Georgia Isn’t Texas, Or Florida, Or Nevada…

This week’s Courier Herald column:

With the legislature now meeting in Atlanta and the week for candidates to officially file to put their names on ballots fast approaching, Georgians can now experience the differences between campaigning and governing in real time.  You’ll sometimes have to look closely to spot the pivots.

Several candidates on the GOP’s side of the aisle have jumped on the often promised but never introduced as a bill pledge to eliminate the state’s income tax.  The patience with this idea should have worn thin by now, but it’s easy pabulum to feed a base that hears what they want, but don’t have time for the messy details of what would be required to turn a campaign plank into governing law.  

“Texas doesn’t have an income tax. They’ve figured it out. Why can’t we?” is a refrain you’ll hear at Republican party breakfasts.  “If Floridians don’t have to pay an income tax, why should I?” can often be heard over BBQ at similar events. 

These are phrased in the form of questions, but those asking aren’t interested in the answers.  They want their taxes eliminated, but they don’t want the responsibility of knowing what that would require, nor the consequences of getting what they believe they deserve.

So first, let’s talk about why we’re not Texas.  The state takes in about one in five dollars, depending on the year, from oil extraction fees.  The last time anyone mentioned drilling for oil off Georgia’s coast, Coastal Republicans responded with a resounding “no”.

Then there’s Texas’s property taxes.  They’re almost double what the average Georgian pays on a comparable house.  While local governments still collect property taxes, the state is out of that business. 

The state also jumped on Virginia’s popular “Ax the tag tax” campaign a little over a decade ago, but still pays local governments a reimbursement for the local property taxes they would have received if vehicle ad valorem taxes were still a thing.  Perhaps these candidates plan on cutting out this reimbursement to compensate for the lack of income tax revenue going forward?  Who knows?  They never say.

Maybe Texas isn’t the best example.  Nevada also doesn’t have a state income tax.  Last year, taxes on casino revenue generated $13.4 billion for the state’s coffers. They received an additional $159 million from taxes on marijuana sales.  Perhaps those that claim they can eliminate the income tax without raising taxes want to talk about how much Georgia could raise if we legalized casino gambling or marijuana?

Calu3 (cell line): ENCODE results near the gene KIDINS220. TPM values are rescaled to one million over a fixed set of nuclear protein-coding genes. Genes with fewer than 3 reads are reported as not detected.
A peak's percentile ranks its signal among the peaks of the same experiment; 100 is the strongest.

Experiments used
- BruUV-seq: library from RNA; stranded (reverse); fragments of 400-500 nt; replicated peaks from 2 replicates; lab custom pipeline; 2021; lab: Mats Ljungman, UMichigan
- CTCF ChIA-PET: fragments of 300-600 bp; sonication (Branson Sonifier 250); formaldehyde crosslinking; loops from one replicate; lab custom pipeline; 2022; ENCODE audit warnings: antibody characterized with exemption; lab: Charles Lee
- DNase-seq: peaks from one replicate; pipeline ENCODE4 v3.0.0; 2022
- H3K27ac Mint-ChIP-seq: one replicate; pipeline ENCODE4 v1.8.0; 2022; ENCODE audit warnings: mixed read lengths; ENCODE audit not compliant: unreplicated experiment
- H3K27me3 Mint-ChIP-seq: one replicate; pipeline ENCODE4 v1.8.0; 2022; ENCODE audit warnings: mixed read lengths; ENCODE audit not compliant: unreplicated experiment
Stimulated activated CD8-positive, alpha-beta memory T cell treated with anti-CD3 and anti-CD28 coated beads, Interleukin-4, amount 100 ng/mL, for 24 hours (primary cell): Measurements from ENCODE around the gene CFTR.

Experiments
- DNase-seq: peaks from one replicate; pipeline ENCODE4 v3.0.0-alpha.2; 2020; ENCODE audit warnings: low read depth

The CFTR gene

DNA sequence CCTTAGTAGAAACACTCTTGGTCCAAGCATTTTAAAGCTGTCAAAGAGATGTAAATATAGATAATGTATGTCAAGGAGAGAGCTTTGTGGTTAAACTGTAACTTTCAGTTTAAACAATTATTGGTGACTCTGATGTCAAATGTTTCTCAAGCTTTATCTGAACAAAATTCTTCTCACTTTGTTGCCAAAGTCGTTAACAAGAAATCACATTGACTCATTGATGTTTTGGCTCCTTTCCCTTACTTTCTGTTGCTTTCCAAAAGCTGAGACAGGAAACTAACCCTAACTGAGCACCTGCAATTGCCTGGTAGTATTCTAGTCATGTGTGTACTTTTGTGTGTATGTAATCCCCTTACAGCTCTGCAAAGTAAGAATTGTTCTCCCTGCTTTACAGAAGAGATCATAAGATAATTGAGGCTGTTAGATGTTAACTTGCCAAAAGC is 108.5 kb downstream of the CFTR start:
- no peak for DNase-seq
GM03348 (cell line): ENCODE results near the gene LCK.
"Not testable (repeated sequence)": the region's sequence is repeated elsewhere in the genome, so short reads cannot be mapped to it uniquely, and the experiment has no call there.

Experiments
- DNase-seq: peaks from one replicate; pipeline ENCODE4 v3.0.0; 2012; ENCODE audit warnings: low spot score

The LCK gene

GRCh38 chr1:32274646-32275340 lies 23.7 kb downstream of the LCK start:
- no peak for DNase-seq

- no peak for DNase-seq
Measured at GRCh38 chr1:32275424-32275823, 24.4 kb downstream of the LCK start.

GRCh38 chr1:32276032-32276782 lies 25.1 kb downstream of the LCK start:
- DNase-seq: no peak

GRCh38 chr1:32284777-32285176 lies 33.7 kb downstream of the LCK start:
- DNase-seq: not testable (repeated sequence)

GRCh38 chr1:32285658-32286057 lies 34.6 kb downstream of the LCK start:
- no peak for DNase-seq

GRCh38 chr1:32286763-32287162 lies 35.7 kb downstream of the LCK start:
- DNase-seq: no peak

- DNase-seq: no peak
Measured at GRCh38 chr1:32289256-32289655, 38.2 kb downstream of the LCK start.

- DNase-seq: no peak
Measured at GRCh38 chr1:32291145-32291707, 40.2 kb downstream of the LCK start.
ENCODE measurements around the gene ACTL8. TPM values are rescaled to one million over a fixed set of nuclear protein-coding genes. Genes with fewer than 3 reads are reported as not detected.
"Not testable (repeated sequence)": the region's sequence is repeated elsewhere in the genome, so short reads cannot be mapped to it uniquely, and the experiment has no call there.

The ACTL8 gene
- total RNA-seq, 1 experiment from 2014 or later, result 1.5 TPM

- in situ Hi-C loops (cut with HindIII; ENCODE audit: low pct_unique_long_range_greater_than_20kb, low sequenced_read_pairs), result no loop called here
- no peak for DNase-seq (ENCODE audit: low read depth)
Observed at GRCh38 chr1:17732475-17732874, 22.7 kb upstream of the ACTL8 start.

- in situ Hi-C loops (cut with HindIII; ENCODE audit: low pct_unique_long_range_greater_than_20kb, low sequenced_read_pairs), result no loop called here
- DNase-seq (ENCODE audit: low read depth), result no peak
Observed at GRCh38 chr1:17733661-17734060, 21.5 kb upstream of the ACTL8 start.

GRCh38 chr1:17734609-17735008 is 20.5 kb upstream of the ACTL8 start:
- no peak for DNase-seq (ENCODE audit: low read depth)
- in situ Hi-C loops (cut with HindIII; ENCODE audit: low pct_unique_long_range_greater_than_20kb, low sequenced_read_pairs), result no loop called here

Can we be like Florida?  We’re just going to need to build 40 story high rises along the most ecologically sensitive and protected islands in the country to rival their tourist tax collections.  While we’re at it, we can convert most lanes used by everyday Georgians and tourists to toll lanes, like the Florida Turnpike and almost every freeway in the Miami area. 

Most of these candidates aren’t likely in favor of any of these things, nor will they tell you how Georgia can cut spending to replace what next year’s budget estimates will represent 54% of the state’s total revenue collections, including fee income.  They just want to pretend that more than half of the taxes we pay is spent on non-identified “fat”.

Meanwhile, a much quieter subset of elected officials continues to do what the state’s constitution requires of them.  They assess the state’s needs in education, public safety, health care, and transportation.  They collect the taxes necessary to fulfill these responsibilities, pass a balanced budget, and try to maintain a AAA bond rating while keeping the state “the number one” place to do business.  They do all of this while keeping the state’s total tax burden across all taxes raised among the lowest in the country.

It’s a record that has worked well since the depths of the great recession, and a record that many who claim it isn’t working simultaneously want to take credit for.  That’s, unfortunately, how too many campaigns work these days.


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